A quick, easy read that is more like a collection of related short stories. The writing is lovely, but lacked the thought provoking feel of some of her other writing. Still worth the read. ( )
  klarsenmd | Nov 14, 2014 |
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In memory of Albert J. Guerard, the great critic, writer, and teacher, who in his fifty years at Harvard and Stanford universities changed the voice of American fiction and also changed my life
First words
The town of Blackwell, Massachusetts, changed its name in 1786.
He felt...as if the cells of his body had expanded to include fir trees, foxes, streams of green water. (p. 222)
Anyone else might have guessed the garden she planted would be white, but Charles had seen it all exactly as she'd crafted it before he went away, the flash of scarlet, the trail of blood, the inside story of who she was. (p.66)
"I intend to remind her that she's alive." (p.38)
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Book description
The Red Garden introduces us to the luminous and haunting world of Blackwell, Massachusetts, capturing the unexpected turns in its history and in our own lives.
In exquisite prose, Hoffman offers a transforming glimpse of small-town America, presenting us with some three hundred years of passion, dark secrets, loyalty, and redemption in a web of tales where characters' lives are intertwined by fate and by their own actions.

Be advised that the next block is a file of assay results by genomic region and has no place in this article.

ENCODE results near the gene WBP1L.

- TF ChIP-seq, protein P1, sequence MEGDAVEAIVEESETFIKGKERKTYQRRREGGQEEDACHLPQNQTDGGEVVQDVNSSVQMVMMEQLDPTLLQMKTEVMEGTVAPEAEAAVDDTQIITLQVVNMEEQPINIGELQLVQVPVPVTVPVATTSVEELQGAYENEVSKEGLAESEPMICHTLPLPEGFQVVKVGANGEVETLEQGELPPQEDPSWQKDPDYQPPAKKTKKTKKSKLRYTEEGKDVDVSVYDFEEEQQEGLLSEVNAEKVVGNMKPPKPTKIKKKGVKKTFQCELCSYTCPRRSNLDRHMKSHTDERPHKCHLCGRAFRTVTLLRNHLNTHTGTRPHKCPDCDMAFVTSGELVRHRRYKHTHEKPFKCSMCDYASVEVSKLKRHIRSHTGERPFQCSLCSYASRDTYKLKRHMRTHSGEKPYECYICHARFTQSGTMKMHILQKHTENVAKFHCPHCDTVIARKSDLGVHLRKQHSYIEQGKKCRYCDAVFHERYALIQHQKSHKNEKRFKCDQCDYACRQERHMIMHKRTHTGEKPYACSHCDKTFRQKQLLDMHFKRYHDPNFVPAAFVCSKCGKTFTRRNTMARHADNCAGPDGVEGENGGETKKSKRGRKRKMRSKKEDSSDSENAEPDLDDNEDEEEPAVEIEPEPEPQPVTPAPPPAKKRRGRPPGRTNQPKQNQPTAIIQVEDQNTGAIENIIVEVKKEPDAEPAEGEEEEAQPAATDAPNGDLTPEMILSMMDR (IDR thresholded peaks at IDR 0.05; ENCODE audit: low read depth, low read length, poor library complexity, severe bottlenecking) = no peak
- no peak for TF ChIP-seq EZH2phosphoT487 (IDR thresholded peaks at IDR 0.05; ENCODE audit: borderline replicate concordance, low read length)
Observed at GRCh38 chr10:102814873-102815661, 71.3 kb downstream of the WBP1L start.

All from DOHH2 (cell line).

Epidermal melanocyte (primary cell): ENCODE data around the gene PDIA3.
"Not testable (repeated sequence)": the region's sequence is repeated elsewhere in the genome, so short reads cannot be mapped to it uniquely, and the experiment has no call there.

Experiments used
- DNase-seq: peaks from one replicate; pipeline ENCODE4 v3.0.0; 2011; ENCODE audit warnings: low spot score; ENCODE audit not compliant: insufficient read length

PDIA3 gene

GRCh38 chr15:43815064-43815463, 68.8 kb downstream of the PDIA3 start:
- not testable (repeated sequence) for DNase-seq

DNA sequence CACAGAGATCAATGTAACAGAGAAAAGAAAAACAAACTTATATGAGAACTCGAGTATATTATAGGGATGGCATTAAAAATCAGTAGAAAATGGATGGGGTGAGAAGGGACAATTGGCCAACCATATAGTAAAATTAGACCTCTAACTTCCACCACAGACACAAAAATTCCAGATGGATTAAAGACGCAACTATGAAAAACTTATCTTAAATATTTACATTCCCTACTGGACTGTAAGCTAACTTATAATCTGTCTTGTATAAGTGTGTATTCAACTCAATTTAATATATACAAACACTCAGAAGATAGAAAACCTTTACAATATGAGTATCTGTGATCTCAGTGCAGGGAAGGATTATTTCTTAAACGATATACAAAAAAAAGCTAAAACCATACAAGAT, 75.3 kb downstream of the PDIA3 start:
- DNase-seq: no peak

From the town's founder, a brave young woman from England who has no fear of blizzards or bears, to the young man who runs away to New York City with only his dog for company, the characters in The Red Garden are extraordinary and vivid: a young wounded Civil War soldier who is saved by a passionate neighbor, a woman who meets a fiercely human historical character, a poet who falls in love with a blind man, a mysterious traveler who comes to town in the year when summer never arrives.
At the center of everyone’s life is a mysterious garden where only red plants can grow, and where the truth can be found by those who dare to look.
Beautifully crafted, shimmering with magic, The Red Garden is as unforgettable as it is moving.
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A young wounded civil war solider is saved by a passionate neighbor, a woman meets a fiercely human historical character, a poet falls in love with a blind man, and a mysterious traveler comes to town in the year when summer never arrives. At the center of everyone's life is a mysterious garden where only red plants can grow, and where the truth can be found by those who dare to look.… (more)